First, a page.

soapWhen the Soap Runs Out

by Ashley Lamb-Sinclair

When I started eating the soap, I thought maybe I’d been in here too long. But it’s funny what you can get used to. At first I ate nothing; that was kind of the point. You do get hungry though, so I went for the toothpaste. Seemed like the best option, and it worked out pretty well for a while. Well, until it was gone.

Best thing is I’ve never looked better. Sometimes I stand up on the edge of the tub and get a good look at myself in the vanity. I kind of like the way my elbows and knees look crammed into the tub, chicken bones tossed into an empty trashcan. It reminds me of some kind of new age art, a piece with found objects hot glued to it, entitled Bones and Feathers: A Meditation. That’s how I wanted it anyway, bones and feathers. I guess that’s what I always had in mind.

It started out simple enough—I just wanted to get away from her. Seriously, Meredith, enough is enough. You’re not a kid anymore.

She stood there for a while, I think, at least I kind of remember it that way. Talking like that through the door. I do remember taking those last laxatives too, the ones I hid between the stacks of towels in the linen closet. Didn’t take long for it to start, and between my silence and the shitting sounds, she finally got the point.

The laxatives ran out pretty quick. Started to make my belly hurt, to tell you the truth. That’s when I went for the toothpaste. It actually worked out pretty well. Don’t know why I didn’t think of it sooner. Really I could have made more progress earlier on, before here, if I had. But, shoulda, woulda, coulda, right? That’s what that teacher used to say. What was her name? Connor? Brooks? Doesn’t matter. Wonder what she would think of me now, what with her droning on about wasted potential. Hell, I’ve started a new art here, a movement even.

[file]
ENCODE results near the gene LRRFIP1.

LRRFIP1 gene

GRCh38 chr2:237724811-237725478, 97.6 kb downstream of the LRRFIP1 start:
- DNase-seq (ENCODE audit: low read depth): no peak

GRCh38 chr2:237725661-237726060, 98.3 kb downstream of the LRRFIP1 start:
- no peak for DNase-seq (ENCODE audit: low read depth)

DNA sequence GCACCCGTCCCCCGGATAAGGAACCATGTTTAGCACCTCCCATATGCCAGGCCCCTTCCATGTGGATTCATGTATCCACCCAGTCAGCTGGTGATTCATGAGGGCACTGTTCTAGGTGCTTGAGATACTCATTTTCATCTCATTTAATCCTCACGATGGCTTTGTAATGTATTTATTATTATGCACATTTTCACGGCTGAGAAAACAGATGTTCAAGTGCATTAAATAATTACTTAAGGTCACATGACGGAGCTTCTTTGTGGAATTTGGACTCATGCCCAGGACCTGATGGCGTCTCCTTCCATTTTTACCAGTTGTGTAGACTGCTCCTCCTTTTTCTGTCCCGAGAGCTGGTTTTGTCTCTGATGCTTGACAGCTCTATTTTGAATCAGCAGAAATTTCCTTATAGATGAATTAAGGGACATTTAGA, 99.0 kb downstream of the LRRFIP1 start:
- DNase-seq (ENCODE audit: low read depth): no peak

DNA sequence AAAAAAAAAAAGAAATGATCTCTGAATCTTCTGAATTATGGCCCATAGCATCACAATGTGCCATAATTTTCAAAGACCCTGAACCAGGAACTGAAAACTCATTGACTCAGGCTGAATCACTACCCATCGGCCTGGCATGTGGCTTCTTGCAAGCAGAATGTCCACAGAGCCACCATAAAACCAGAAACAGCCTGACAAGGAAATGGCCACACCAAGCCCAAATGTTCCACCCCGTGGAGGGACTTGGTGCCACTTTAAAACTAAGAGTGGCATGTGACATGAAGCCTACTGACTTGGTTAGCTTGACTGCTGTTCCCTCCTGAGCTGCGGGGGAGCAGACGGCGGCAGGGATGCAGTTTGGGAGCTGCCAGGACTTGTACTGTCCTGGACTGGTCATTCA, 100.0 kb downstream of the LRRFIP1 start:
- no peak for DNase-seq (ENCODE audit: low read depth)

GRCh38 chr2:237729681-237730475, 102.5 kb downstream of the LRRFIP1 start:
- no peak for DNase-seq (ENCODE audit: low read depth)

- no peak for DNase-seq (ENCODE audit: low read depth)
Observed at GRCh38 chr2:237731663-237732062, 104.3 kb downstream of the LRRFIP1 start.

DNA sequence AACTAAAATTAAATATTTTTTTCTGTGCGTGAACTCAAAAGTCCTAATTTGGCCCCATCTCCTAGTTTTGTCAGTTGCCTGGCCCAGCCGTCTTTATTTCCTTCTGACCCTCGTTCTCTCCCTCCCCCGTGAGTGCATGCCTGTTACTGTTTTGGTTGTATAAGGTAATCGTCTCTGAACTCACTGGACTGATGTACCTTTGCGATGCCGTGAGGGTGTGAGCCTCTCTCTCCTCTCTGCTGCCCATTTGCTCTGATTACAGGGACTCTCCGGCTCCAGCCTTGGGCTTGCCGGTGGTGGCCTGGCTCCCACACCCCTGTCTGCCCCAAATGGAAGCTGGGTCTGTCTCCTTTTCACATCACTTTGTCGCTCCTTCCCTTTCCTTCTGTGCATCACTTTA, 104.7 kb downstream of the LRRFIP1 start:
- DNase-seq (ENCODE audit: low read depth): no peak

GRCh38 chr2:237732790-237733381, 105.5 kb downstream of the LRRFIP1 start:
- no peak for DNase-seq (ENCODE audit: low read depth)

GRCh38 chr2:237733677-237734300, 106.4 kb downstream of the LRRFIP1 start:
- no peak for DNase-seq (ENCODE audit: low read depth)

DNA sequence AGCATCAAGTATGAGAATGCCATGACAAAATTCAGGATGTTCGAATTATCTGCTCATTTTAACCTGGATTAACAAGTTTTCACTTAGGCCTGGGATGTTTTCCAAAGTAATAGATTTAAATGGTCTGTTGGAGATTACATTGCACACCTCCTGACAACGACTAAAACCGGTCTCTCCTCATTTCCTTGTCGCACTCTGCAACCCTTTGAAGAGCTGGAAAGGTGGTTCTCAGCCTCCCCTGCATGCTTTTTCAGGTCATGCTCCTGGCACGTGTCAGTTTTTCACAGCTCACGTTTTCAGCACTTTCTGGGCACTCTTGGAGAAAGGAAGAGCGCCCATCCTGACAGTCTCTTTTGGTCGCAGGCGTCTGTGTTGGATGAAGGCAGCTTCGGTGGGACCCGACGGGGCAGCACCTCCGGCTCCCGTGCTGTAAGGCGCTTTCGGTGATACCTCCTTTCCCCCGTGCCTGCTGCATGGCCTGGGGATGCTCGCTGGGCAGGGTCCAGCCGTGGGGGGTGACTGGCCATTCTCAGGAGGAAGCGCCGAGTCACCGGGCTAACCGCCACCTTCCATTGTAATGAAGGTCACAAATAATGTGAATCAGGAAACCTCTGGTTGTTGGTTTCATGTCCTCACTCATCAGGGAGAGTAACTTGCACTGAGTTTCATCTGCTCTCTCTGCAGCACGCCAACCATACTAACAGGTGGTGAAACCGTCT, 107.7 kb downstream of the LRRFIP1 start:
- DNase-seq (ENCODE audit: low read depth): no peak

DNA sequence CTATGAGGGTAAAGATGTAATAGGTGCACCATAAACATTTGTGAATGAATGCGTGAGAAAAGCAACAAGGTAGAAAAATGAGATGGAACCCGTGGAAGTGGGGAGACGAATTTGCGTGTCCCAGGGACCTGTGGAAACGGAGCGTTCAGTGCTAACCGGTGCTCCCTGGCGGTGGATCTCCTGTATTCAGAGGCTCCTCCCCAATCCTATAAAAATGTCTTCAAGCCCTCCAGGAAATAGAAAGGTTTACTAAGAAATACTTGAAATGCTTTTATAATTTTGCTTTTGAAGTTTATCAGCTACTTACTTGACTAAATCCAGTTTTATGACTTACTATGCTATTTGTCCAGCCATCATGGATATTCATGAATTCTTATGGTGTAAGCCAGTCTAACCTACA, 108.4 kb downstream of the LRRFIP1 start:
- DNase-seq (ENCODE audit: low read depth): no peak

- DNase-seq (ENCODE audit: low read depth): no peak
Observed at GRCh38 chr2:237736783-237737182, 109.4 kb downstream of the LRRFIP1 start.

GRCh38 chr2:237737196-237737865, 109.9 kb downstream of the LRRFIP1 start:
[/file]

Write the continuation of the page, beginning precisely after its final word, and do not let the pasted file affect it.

Really, if I’m telling the truth, it was all an accident. I don’t know what happened, how long it’s been. Don’t know where my mom went. Could be worse though.

When the toothpaste ran out, I started drinking the mouthwash. I really had to pace myself with that. Passed out a couple of times. I’d wake up on the cold tile sweating, and the pain in my stomach liked to have killed me. Didn’t know what it was at first, but once I figured it out, I went for the soap. Had to. I was careful though, studied the mirror constantly to make sure it wasn’t a problem. I tried for the door again at some point, first time in a long time really. Still locked. Oh well, it’s like that teacher used to say, You can’t control everything. But I’m in control now. When the soap runs out, it’s on to the toilet paper.


Ashley Lamb-Sinclair spends her time writing fiction and stealing ideas from the talented young writers she teaches in her high school English class. She currently lives in Louisville, Kentucky with her bearded husband, two feisty daughters, an angry chihuahua and a sad bassett hound.
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